We will continue to try to press ahead with this, with these negotiations, to try to achieve agreements in this round because we feel that not only are we facing a tremendous waste of human lives and resources but also that both sides need something substantive and concrete in order to generate enough energy and momentum to sustain the peace process. We cannot allow it to falter. And we will continue Arab coordination, as well, and we will try to step it up and upgrade it and give it more substance, and at the same time there will be an on-going dialogue with the co-sponsors to discuss their role and whatever positive contributions that they can make. And of course, we will continue our commitment to the issue of human rights and to trying to bring about concrete changes underground. Thank you.

Q: Dr. Ashrawi, I’d like clarification, if there is any, of your statement about needing an affirmation in the terms of reference. You know why I’m asking. Because in the last round there was a problem. The Israelis were unwilling in the interim negotiations (inaudible) to affirm a commitment to withdraw. And some of us are given to understandthe United States is advised of your allegationthat this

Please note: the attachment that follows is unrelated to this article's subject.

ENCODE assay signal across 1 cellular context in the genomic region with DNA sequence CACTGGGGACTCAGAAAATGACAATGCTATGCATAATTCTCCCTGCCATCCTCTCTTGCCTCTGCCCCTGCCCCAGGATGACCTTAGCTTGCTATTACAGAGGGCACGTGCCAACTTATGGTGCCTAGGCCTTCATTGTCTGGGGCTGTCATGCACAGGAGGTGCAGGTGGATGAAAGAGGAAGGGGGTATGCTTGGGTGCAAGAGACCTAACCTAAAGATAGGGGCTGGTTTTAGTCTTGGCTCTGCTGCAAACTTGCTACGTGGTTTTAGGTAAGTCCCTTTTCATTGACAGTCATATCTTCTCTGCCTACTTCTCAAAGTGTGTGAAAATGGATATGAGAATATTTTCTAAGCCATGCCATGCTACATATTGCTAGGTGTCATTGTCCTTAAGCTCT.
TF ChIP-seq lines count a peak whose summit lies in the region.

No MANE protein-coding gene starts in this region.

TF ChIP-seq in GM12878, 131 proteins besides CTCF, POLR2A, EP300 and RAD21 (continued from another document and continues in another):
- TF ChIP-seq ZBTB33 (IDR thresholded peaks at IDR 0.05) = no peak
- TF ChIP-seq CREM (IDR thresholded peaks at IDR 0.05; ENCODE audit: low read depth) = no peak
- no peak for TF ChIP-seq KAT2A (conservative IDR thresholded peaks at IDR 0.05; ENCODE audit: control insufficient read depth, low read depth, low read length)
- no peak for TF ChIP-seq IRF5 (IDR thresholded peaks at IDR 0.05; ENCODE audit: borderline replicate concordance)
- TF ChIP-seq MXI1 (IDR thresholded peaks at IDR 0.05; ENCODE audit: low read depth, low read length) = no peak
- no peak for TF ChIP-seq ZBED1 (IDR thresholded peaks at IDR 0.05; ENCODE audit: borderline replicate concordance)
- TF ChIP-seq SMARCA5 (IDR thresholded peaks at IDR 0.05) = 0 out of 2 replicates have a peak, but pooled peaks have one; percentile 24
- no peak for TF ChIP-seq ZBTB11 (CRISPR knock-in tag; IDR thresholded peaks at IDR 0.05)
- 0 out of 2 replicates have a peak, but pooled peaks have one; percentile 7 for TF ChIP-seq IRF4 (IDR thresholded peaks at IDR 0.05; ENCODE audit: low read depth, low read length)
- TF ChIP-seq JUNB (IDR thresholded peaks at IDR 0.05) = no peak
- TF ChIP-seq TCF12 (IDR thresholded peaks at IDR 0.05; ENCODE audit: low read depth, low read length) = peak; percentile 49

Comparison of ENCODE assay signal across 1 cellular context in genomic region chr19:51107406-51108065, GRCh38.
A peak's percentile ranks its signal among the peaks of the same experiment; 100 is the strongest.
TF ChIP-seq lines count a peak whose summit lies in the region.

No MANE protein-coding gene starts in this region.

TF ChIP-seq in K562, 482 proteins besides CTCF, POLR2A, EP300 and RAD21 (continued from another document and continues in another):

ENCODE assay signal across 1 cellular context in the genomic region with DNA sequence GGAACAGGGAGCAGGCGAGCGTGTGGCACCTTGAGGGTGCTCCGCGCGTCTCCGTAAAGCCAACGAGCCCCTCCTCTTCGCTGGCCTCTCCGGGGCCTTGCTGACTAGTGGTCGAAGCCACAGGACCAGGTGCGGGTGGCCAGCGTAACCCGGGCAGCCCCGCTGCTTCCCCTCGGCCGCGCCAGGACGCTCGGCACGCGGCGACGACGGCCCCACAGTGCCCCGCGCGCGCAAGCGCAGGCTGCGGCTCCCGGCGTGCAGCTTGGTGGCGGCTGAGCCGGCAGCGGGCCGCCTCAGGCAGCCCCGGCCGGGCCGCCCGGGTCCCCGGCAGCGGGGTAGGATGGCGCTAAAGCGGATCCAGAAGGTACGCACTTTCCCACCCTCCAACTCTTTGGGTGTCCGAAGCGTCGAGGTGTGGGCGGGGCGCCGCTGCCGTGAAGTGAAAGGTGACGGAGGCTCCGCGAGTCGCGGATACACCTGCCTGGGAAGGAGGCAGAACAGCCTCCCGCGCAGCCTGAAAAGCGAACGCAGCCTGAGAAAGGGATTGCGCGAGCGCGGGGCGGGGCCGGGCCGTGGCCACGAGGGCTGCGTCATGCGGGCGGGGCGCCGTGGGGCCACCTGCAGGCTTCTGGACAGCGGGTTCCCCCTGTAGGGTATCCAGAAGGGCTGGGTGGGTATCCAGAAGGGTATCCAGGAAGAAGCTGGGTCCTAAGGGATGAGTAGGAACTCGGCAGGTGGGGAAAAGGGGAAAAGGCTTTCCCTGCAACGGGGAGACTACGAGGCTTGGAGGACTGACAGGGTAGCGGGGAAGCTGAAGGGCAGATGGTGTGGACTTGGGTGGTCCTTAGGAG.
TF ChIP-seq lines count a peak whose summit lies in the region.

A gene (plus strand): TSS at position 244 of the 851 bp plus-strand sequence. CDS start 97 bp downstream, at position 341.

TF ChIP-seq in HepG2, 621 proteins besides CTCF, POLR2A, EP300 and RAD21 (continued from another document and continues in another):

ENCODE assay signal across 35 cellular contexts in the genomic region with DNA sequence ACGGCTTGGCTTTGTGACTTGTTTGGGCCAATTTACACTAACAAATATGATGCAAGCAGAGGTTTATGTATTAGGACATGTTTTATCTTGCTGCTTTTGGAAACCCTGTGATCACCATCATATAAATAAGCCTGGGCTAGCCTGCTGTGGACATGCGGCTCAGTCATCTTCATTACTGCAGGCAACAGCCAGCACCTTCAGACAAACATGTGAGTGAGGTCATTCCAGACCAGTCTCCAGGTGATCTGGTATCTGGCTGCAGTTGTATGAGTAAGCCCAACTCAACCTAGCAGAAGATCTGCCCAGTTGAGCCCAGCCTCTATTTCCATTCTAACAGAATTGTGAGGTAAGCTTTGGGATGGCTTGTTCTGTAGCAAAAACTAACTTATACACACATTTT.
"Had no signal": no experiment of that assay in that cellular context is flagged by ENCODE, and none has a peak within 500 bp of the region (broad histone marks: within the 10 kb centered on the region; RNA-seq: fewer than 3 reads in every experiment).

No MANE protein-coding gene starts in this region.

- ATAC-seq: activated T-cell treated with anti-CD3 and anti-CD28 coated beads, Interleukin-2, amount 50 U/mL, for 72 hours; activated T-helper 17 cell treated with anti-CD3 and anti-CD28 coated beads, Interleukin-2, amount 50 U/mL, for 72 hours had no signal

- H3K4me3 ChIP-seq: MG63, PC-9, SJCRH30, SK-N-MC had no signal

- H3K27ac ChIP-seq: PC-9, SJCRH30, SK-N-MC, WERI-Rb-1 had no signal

is an device something (inaudible) . So I’m explaining, in a long winded way why I’m asking you if this represents a change or if you’re saying what you said last time, that you want to hear the words and you want to hear them in this stage.

ASHRAWI: Well, we have heard publicly at the highest levels from the prime minister of Israel, an affirmation that 242 is the basis of the whole peace process. He restated this again. That’s why we need adherence to that principle, rather than presenting proposals that contradict 242 and the principle of land for peace. The affirmation is not something that is mechanical or just for the sake of appearance, but in a sense, there has to be, to emerge or emanate from this principle position, proposals that are coherent. Because we did enter the peace process on the basis of a letter of assurance and invitation that talks about the interconnection between phases. This phase is a preparatory phase in order to have permanent status negotiations. Therefore, there can be nothing done at this phase that is prejudicial to the implementation of 242 and permanent status.